A Blessing in disguise. Time to take the evidence to Court.
North Kent Wind agrees to cease construction at turbine site until matter returns to court
By Ellwood Shreve, Chatham Daily News
Thursday, September 7, 201
Construction will cease at one turbine site for the North Kent Wind project, but a court order is prohibiting anyone from blockading, obstructing or impeding access to any other construction sites for project.
However, the matter will return to court at the end of the month, when the grassroots citizen group Water Wells First plans to be ready to make its case for stopping the project, due to the impact vibrations from constructing the turbines have had on area water wells.
In a statement released Thursday, North Kent Wind stated it appeared before the Superior Court of Justice on Wednesday seeking injunction prohibiting blockades and other interference with the construction of its wind project.
“We respect the rights of citizens who disagree with wind energy or the project to have their voices heard,” the company stated.
“The motion for injunctive relief became necessary because some protestors were engaging in what we believe was unlawful conduct, raising serious concerns about the safety of workers and protestors alike,” the statement added.
North Kent Wind said it sought the assistance of the court to enforce the rule of law and keep the peace.
“At the request of the court and out of respect for those who oppose the project and wish to be heard, we agreed to cease construction at one turbine site, which is currently blockaded and occupied by protestors, until the motion is heard by the court on Sept. 28-29.”
The court has granted an interim order restraining and preventing anyone from blockading, obstructing, or impeding access to any of the construction sites for the project.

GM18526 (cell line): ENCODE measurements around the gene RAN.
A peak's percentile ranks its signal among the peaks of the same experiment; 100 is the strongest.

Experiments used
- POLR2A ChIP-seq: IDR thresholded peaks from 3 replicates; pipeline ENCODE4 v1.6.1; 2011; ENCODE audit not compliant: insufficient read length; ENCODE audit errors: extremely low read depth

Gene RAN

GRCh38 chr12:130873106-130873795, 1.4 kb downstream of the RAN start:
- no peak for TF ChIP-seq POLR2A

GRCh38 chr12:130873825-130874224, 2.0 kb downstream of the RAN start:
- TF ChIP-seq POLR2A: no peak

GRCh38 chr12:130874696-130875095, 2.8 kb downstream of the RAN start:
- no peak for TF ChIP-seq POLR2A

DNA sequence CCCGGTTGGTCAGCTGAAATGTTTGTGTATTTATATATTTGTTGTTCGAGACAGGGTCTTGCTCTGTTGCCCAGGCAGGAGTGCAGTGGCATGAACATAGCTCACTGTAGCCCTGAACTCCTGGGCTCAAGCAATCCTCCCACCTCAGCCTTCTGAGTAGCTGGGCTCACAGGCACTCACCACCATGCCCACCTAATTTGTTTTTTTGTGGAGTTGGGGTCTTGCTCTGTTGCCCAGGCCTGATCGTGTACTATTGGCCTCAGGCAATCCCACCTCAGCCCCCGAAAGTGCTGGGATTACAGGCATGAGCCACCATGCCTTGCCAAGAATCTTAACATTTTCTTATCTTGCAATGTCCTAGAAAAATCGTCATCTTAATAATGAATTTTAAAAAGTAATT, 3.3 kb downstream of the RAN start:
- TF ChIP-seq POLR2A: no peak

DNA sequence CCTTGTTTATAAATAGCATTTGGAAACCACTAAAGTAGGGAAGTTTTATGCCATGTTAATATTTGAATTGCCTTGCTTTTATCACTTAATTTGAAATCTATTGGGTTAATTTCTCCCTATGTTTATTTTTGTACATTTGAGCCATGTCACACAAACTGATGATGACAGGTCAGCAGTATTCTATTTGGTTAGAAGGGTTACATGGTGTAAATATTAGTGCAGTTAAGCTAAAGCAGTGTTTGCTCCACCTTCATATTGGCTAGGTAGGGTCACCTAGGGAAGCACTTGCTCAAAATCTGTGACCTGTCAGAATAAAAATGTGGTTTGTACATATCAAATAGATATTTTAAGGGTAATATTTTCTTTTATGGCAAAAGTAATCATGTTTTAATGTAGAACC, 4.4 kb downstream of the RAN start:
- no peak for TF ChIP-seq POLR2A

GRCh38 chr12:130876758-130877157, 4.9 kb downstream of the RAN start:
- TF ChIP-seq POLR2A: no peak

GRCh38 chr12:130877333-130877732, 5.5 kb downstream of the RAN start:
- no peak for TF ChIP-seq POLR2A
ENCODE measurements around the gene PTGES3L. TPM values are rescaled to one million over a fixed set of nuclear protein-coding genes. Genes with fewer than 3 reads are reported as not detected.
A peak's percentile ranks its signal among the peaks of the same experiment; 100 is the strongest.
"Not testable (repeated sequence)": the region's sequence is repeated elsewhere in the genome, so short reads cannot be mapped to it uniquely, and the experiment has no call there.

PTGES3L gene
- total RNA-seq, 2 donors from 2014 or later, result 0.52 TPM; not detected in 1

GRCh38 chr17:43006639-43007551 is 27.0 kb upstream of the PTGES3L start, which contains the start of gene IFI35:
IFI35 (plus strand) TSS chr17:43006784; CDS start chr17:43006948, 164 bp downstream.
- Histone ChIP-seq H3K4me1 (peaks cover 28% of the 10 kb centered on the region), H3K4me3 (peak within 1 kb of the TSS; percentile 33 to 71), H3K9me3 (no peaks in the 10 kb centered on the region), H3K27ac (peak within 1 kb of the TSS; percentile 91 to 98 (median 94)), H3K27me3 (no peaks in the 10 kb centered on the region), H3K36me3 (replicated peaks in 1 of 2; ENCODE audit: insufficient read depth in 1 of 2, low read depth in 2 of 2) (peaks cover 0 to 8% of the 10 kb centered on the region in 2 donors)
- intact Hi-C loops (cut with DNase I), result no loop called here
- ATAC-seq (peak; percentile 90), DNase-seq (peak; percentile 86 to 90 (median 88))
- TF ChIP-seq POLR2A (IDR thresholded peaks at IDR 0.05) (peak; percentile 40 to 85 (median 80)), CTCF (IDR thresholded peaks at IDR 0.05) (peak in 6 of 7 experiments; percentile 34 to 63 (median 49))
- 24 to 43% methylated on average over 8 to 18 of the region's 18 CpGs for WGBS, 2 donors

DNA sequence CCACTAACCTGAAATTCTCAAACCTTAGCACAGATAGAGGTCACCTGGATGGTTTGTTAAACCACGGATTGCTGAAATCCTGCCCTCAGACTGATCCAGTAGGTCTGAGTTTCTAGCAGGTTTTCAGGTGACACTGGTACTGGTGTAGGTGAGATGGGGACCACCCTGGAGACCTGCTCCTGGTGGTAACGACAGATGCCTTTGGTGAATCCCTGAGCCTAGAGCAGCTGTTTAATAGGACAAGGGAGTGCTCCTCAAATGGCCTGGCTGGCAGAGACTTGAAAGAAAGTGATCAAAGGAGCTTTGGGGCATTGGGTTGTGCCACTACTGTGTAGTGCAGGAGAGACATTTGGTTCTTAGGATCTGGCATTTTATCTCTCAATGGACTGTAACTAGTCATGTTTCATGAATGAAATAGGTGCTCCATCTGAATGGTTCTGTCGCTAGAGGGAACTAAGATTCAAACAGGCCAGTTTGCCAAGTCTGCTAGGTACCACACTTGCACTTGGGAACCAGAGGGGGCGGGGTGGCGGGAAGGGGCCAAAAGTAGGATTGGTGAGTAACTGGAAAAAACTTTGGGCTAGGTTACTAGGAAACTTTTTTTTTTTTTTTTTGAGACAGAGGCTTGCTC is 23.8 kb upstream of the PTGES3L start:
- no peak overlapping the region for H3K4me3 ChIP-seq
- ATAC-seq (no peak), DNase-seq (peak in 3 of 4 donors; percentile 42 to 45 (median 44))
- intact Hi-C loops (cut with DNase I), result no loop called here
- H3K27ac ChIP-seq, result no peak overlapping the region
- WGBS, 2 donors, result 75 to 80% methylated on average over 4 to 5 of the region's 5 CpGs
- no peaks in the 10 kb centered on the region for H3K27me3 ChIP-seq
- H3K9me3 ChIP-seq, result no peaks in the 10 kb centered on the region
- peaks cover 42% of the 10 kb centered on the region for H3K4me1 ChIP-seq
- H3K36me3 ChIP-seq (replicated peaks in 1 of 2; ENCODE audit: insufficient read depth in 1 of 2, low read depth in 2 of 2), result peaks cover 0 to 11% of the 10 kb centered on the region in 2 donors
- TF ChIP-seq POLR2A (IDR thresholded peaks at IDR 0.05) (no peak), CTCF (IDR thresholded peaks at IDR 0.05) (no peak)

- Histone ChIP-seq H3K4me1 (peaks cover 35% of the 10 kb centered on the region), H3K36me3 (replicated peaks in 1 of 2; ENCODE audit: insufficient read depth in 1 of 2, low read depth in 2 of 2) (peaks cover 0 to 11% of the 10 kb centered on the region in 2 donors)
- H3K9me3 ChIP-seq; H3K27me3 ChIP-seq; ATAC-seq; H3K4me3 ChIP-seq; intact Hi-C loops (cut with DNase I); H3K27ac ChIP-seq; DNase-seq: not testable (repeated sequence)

Kevin Jakubec, spokesman for Water Wells First, called the upcoming court appearance “a blessing in disguise.”
He said when the matter returns to court, this will be the first time, that he is aware of, that evidence will be brought before a court in Ontario regarding the damage a wind farm has caused to the environment and a water resource….
Protecting clean water from wind turbine construction has seen residents chaining themselves together in protest to stop further damage of reported turbid drinking water that occurred after the pile driving for turbine foundations in Chatham Kent. What is it going to take? It is time to halt the wind project!
In In an effort to halt construction of a wind turbine project in North Kent, three protesters chained themselves together in a show of solidarity on Tuesday.
Sheltered from the rain, but weathering the elements, Rick Ball, Lee Montgomery and Yvonne Laevens were at the entrance to the site on Bush Line, near Highway 40 in the former Chatham Township.
“It should have never have gone this far,” Laevens said. “We have to (do this). We’ve tried just about everything else.”
Several water wells in the North Kent Wind project area, currently under construction by Samsung Renewable Energy and Pattern Energy, have been clogged with sediments shortly after recent pile-driving took place for constructing industrial wind turbines.
Tuesday’s protest was peaceful, with Laevens adding that Chatham-Kent police have been “congenial” with the group.
Ball said he appreciated the members of the public who were on hand and hopes the government takes notice.
“Start paying attention to what we’ve been saying for a year and a half,” he said.
Last week, Chatham-Kent council passed a motion asking the Ministry of the Environment and Climate Change to halt the project until water well concerns were dealt with.
Ball said a halt would allow everyone involved to work together on a solution.
Also part of the council motion was to implement independent water testing for the wells currently experiencing problems.
In a media release, the municipality stated that residents near the North Kent One wind farm project whose wells have water-quality issues will be contacted by Chatham-Kent officials this week to allow them to select a firm to test their well water at no cost.